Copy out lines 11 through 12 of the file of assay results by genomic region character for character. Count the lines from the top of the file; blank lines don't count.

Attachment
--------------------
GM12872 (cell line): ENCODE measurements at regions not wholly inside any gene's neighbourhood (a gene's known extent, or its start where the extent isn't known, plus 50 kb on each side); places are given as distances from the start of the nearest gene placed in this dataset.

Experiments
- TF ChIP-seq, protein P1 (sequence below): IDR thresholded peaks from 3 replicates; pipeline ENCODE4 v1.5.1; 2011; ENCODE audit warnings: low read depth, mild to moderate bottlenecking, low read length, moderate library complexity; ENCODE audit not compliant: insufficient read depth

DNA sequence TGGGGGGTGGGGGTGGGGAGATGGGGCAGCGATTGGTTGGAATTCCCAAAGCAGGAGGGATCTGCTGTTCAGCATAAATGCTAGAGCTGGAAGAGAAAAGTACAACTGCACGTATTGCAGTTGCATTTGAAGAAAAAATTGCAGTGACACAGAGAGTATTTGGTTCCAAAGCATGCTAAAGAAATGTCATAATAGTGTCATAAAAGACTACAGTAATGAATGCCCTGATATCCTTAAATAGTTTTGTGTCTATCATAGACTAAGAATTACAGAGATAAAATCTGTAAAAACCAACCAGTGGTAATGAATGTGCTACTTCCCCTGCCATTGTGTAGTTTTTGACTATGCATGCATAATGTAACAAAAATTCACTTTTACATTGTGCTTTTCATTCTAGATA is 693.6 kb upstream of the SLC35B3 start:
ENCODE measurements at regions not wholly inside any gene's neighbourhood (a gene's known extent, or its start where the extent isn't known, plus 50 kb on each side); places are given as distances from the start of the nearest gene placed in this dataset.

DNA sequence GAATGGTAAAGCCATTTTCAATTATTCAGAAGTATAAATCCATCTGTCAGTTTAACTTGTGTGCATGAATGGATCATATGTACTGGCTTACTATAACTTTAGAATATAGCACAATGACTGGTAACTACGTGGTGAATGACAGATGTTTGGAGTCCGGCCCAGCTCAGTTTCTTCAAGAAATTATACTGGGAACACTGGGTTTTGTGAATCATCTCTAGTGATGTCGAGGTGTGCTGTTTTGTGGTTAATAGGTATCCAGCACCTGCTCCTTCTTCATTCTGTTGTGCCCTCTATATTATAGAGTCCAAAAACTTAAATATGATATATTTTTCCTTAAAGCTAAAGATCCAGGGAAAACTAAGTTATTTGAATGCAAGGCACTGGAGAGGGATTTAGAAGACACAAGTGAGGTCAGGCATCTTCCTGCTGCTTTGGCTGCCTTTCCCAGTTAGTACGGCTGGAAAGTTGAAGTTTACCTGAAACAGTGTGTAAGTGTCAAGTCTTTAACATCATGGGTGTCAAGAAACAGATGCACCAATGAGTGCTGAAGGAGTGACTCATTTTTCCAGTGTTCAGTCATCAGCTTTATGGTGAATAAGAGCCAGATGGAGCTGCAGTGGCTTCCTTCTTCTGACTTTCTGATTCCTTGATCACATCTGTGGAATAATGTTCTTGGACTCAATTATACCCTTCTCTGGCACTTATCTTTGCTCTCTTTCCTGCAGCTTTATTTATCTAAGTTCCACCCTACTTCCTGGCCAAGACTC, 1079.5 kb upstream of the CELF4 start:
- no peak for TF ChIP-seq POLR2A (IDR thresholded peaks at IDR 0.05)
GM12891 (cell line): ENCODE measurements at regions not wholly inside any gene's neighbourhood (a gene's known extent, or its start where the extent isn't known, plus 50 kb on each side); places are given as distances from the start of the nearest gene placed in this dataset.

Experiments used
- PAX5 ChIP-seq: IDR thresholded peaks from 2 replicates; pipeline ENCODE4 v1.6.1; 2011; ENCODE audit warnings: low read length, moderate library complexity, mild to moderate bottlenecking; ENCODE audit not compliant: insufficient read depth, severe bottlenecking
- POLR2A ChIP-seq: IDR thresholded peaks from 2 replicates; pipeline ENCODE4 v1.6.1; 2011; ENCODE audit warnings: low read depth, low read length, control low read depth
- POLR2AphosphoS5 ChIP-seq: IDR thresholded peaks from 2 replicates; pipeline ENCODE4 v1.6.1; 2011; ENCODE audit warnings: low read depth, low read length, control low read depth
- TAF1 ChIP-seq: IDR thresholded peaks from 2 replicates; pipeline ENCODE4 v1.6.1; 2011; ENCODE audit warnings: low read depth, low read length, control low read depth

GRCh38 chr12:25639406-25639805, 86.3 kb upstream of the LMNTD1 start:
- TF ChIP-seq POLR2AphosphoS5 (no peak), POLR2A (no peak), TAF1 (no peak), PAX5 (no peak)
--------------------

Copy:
- POLR2A ChIP-seq: IDR thresholded peaks from 2 replicates; pipeline ENCODE4 v1.6.1; 2011; ENCODE audit warnings: low read depth, low read length, control low read depth
- POLR2AphosphoS5 ChIP-seq: IDR thresholded peaks from 2 replicates; pipeline ENCODE4 v1.6.1; 2011; ENCODE audit warnings: low read depth, low read length, control low read depth